Truck & Driver|August 2020

W. Marley is an old-school haulier with its roots in agriculture and a superb fleet of Volvos from the latest FM and FH to old-school FL10s
Dougie Rankine

We must admit, this is one of our favourite fleets in the country. A unique mix of new and old Volvos, ranging from the latest Euro 6 equipment to some superbly turned out retro kit from the ‘90s, there’s so much to like here. Plus, pretty much everything has a manual gearbox!

We do love a manual gearbox here at T&D. But we’re also realistic, and know that they’re very much a niche item these days. Daf and Scania will still offer you one on most of the range and you can get certain Mercedes-Benz, MAN and Iveco models with a stick, but not on big cab tractor units. Volvo and Renault have stopped doing them at all. There just isn’t a demand for them beyond owner-drivers, small family fleets and certain specialist applications.

Why would you even want one? Some folk are flabbergasted that there’s other people out there who still prefer a manual. In some cases they’re being deliberately obtuse about it, because driving a truck is a tactile, emotionally rewarding experience in a way that something like driving a forklift, or fitting double-glazing is not.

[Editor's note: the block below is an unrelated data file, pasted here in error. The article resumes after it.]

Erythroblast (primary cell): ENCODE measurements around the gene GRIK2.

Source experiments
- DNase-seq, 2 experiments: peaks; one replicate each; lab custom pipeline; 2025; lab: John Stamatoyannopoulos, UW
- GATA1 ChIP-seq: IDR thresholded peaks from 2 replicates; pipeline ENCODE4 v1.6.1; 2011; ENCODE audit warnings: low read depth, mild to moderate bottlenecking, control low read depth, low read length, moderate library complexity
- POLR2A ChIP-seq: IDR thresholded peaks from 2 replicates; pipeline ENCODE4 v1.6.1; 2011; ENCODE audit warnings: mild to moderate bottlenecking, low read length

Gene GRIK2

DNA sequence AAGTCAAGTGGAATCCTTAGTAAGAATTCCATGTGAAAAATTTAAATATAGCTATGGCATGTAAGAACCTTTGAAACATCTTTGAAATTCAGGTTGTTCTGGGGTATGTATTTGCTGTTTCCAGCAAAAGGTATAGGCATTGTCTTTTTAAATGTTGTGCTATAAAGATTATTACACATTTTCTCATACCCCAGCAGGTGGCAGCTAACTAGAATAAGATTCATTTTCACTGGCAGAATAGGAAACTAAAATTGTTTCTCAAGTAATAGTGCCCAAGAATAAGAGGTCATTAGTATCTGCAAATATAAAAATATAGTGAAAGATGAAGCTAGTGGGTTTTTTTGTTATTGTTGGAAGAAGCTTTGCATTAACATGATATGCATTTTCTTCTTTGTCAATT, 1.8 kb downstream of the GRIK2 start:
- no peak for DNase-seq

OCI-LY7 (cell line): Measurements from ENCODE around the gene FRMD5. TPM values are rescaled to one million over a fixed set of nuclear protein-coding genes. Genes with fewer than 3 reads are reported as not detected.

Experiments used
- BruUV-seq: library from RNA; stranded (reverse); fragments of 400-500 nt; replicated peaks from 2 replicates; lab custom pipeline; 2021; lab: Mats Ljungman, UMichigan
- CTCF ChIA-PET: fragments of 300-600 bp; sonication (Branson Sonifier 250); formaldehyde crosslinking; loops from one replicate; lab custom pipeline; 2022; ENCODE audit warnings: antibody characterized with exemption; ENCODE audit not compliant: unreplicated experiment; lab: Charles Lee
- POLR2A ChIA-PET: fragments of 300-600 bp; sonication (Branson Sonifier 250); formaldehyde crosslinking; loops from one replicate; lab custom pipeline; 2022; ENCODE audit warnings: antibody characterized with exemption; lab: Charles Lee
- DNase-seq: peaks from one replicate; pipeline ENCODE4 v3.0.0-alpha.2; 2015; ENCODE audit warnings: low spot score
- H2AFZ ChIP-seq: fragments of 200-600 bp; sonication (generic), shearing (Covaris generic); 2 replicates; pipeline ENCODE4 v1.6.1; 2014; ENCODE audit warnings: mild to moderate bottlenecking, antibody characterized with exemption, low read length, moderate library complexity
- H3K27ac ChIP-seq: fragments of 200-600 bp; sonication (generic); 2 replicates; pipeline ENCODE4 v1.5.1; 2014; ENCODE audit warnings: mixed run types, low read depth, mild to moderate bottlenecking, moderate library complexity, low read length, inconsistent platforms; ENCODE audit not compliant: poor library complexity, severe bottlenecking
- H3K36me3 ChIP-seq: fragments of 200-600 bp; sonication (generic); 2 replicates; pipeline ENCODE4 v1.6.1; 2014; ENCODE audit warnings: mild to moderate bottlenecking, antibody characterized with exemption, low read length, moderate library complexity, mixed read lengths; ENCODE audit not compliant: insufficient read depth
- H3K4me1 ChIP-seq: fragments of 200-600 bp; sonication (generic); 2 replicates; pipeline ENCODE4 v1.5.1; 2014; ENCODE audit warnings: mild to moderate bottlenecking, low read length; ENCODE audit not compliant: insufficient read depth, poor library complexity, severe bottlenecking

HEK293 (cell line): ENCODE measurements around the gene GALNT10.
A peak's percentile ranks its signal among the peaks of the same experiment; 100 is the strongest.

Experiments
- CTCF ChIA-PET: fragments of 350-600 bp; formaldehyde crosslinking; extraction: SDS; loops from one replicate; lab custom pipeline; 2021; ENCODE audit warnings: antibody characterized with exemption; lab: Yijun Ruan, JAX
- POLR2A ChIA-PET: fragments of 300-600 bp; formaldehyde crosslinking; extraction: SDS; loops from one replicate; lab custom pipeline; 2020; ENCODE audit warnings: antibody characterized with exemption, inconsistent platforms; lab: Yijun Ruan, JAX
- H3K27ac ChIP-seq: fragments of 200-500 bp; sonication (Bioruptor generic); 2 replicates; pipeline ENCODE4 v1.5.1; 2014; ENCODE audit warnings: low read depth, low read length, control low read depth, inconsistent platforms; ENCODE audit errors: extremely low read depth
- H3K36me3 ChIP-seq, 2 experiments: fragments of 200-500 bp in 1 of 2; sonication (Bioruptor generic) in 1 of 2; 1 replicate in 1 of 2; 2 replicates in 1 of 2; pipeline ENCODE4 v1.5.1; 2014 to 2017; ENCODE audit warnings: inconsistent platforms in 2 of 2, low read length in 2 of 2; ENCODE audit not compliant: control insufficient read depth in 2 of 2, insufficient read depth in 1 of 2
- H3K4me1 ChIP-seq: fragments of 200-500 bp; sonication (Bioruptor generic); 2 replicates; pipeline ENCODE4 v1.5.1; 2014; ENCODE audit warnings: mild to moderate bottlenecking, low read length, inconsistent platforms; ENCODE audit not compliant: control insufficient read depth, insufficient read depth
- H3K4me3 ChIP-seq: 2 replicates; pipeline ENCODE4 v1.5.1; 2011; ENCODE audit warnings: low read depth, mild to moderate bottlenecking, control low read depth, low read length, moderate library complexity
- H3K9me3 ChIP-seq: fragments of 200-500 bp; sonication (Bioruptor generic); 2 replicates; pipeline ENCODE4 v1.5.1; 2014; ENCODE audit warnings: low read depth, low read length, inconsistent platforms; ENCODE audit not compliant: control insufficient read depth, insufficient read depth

The latest autos are now so fully integrated into the truck, if it doesn’t have the ability to self-shift then you’re not getting the full range of technology benefits such as predictive cruise and eco-roll.

But then again, having a clutch pedal gives you an ultimate level of control at low speed. You can limp a manual out of harm’s way, or home, in certain situations where you could not with an auto. For most of the people still specifying manuals though, it’s about the enjoyment of driving. Shifting gears with a lever and a clutch pedal is satisfying. There’s also a valid train of thought that if you’re doing the gears yourself, you’re a lot more focussed on the job.

Ross Marley loves his manual Volvos. His father William started the family business as an agricultural contractor, and to begin with he would use the services of local hauliers to move tractors and equipment.

During peak times, he sometimes found it difficult to find someone free, so William did the logical thing and bought his first truck, a Volvo F7 tractor unit.

“We’ve got a fully restored F7 along with the original one, which is awaiting restoration” says Ross. The company has gradually built up a superb, unique fleet of Volvo trucks. They’re still running a number of FL10s today, and it makes perfect sense to do so.


You can read up to 3 premium stories before you subscribe to Magzter GOLD

Log in, if you are already a subscriber


Get unlimited access to thousands of curated premium stories and 5,000+ magazines


August 2020